Gibraltar row: UK considering 'unprecedented' legal action

A man sits on his car roof with the Rock of Gibraltar in the background Motorists trying to cross from Gibraltar into Spain have experienced long delays

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The UK government is considering legal action against Spain over the imposition of additional border checks in Gibraltar, Downing Street has said.

A spokesman said the prime minister was "very disappointed" by Spain's failure to remove the checks over the weekend.

Legal action through the EU would be "unprecedented", the spokesman added.

The Spanish government, which has said its checks are essential to stop smuggling, said it would not relax border controls.

Spain said it had an "obligation" to police the border, and insisted its controls were legal and proportionate.

A government spokesman also said Spain was considering taking the dispute to the UN Security Council, where it could seek the support of Argentina.

He told the BBC that although the Falkland Islands - over which Britain went to war with Argentina - and Gibraltar were different issues, there were similarities between the two disputes.

The issues to be raised at the UN could include disputed waters, Britain's failure to comply with previous UN resolutions and the disputed stretch of land which links Gibraltar and Spain, he said.

'Matter of urgency'

The row was sparked after Gibraltar created an artificial reef which, the Spanish say, will destroy fishing in the area.

Start Quote

This would be an unprecedented step so we want to consider it carefully before a making a decision to pursue”

End Quote Downing Street spokesman

Madrid stepped up border controls, which caused lengthy traffic queues, and suggested a 50 euro (£43) fee could be applied to every vehicle entering or leaving the British territory.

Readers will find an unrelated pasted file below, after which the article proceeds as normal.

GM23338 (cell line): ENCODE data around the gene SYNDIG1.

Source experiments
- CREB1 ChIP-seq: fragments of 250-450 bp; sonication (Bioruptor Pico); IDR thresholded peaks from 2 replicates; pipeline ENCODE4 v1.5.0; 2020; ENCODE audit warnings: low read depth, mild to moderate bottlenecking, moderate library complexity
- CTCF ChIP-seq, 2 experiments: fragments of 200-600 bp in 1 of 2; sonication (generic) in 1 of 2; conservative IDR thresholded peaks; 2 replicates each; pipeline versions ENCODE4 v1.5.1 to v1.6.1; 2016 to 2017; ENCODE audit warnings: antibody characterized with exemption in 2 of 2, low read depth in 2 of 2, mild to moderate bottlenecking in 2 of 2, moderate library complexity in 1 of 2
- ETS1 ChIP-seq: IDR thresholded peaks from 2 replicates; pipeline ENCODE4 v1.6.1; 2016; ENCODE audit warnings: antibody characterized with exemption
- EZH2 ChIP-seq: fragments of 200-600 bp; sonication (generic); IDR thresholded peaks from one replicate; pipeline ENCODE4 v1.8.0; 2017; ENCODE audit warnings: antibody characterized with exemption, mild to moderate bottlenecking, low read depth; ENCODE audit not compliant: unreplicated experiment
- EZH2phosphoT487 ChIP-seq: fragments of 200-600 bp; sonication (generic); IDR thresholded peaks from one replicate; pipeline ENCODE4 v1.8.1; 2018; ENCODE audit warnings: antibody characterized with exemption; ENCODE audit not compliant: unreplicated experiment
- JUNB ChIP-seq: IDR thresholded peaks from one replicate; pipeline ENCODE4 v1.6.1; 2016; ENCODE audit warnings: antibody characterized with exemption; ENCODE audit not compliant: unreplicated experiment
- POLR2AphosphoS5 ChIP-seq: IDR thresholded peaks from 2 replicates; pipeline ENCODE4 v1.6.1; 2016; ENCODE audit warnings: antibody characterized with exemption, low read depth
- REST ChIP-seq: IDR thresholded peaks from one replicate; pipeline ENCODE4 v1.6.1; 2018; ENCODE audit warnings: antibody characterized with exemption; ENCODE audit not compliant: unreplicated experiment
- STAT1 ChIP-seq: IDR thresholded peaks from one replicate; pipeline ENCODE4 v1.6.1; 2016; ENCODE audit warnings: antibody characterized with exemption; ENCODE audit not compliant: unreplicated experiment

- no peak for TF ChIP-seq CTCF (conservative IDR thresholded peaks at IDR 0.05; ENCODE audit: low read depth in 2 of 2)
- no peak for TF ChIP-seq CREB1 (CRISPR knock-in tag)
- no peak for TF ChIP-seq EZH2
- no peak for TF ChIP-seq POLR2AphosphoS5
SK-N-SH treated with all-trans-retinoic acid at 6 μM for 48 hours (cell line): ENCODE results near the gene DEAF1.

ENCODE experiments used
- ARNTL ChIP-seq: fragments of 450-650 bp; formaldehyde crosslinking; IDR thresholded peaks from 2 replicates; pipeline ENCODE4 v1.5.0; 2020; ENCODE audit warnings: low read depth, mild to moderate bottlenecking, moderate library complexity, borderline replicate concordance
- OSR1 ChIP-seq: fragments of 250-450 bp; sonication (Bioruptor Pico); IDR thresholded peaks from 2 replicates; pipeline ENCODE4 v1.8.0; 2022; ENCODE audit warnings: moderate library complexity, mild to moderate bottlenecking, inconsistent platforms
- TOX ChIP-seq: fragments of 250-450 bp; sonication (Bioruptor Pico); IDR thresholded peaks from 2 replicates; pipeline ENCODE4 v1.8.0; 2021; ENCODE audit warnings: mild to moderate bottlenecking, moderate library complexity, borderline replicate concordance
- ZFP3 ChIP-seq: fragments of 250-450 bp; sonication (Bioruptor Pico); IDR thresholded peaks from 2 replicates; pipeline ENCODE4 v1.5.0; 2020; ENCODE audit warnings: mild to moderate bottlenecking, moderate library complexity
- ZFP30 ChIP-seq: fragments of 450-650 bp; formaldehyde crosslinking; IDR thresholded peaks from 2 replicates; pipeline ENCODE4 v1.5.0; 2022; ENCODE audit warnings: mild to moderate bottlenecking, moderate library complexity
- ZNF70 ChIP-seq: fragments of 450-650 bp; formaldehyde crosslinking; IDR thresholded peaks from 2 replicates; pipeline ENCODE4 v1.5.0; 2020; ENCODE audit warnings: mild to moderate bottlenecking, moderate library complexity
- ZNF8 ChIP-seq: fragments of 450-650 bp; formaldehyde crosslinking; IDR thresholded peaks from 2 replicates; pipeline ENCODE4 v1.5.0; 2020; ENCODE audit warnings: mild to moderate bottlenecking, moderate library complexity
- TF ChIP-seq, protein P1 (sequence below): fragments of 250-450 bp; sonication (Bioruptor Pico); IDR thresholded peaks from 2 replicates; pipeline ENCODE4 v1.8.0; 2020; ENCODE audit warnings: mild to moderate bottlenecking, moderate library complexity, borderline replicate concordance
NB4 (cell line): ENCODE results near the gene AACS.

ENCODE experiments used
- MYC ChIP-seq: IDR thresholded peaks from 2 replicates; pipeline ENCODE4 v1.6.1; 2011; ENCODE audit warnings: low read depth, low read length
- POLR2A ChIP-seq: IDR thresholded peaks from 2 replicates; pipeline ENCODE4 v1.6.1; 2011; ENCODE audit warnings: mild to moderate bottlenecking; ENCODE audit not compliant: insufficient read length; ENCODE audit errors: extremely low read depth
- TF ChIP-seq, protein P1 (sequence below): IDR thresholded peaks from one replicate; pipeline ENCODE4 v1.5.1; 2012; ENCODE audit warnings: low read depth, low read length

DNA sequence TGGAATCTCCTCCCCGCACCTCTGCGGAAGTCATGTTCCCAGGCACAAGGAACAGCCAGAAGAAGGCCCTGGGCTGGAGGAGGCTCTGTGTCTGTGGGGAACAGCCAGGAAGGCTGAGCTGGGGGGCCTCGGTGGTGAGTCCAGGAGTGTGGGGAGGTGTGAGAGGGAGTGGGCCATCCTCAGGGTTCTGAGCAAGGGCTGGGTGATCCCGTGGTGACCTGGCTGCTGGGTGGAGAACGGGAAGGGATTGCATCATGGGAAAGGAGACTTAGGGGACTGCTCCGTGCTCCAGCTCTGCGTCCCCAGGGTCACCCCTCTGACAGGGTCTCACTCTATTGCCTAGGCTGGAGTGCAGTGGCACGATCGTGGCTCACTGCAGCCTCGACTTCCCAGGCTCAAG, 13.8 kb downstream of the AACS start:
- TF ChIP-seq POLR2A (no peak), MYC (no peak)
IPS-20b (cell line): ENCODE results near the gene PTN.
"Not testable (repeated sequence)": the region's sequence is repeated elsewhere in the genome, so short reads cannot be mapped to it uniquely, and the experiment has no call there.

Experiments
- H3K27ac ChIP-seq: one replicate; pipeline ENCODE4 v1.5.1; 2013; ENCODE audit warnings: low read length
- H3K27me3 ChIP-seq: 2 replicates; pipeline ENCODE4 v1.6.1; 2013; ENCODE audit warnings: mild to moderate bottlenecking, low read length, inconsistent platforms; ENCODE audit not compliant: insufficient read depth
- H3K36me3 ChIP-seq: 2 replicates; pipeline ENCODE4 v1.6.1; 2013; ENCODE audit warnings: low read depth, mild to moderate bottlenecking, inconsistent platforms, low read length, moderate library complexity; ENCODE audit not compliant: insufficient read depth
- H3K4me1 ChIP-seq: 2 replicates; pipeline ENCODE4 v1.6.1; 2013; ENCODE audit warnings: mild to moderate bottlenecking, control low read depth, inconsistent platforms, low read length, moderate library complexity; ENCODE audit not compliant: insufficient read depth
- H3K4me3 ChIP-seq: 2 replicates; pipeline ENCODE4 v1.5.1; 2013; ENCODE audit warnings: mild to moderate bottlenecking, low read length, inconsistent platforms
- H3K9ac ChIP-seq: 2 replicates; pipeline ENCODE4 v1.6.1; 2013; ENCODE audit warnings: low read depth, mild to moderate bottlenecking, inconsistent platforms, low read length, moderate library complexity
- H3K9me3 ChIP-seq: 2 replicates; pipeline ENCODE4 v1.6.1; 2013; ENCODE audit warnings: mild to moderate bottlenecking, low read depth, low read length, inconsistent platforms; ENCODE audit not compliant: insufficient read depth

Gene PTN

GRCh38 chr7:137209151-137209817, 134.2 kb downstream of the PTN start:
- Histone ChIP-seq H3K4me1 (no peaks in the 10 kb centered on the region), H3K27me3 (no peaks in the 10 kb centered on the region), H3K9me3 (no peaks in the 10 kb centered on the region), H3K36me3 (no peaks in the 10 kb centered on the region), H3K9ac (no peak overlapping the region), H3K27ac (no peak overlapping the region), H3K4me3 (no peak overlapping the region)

A Downing Street spokesman called Spain's actions "disproportionate and politically motivated".

Speaking about potential legal action, he said: "If we go down this route, we would press upon the EU the need to pursue this with a matter of urgency."

It is not clear what the legal options were, the spokesman added, saying it would be up to the EU to explain any possible sanctions.

"This would be an unprecedented step so we want to consider it carefully before a making a decision to pursue," he said.

Conservative MEP Ashley Fox, who represents south-west England and Gibraltar, said Spain's actions were motivated by political and economic weaknesses in the country, not a "fishing dispute" with Gibraltar.

He said "harassing" Gibraltar was intended to take public focus in Spain off domestic issues.

The BBC's diplomatic correspondent James Robbins said the next step could be a formal complaint to the European Commission in Brussels, where it could be argued that Spain was in breach of European Union law by preventing free movement.

File picture of HMS Westminster HMS Westminster is due to visit Gibraltar before heading for the Middle East

After that, Britain could eventually take a case to the European Court of Justice, he said.

"Gibraltar, a British overseas territory, is part of the EU. In essence, border checks are permitted, because neither Britain nor Gibraltar are part of the Schengen group of countries which have ended border checks, but still any checks regarded as excessive could be illegal," he added.

Last week the European Commission said it would send a team of monitors to the border to examine the situation, but they are not expected to arrive until next month or October.

Drivers in Gibraltar have reported waiting up to seven hours at the border in recent weeks, with the longest queues forming at weekends.

'Felt like criminals'

Marie Fox told the BBC she was stuck in a three-hour queue on Saturday to cross into Spain.

"I had a three-year-old and seven-year-old in the car and temperatures were soaring," she said.

"Everyone was beeping and hooting. Elderly people were out of their cars because they couldn't stand the heat."

She added: "My husband and I had to get out of the car and stand in front whilst guards inspected it. We felt like criminals. I refused and followed him around. He didn't really check much.

"I've lived here since I was seven - I'm 35 now. I've always commuted across the border with no problem."

Posting on Twitter on Sunday, the Royal Gibraltar Police said there was a two-hour queue to enter the British territory, with Spanish officials "checking every car". On Monday evening they tweeted that there were "no queues to enter or exit".

Meanwhile, a Royal Navy taskforce has started to leave UK ports on a routine deployment. One of its ships - HMS Westminster - will stop in Gibraltar.

Although it comes amid the diplomatic dispute between the UK and Spain, both countries have described the deployment as "routine", and at least one of the ships is expected to visit the Spanish port of Rota.

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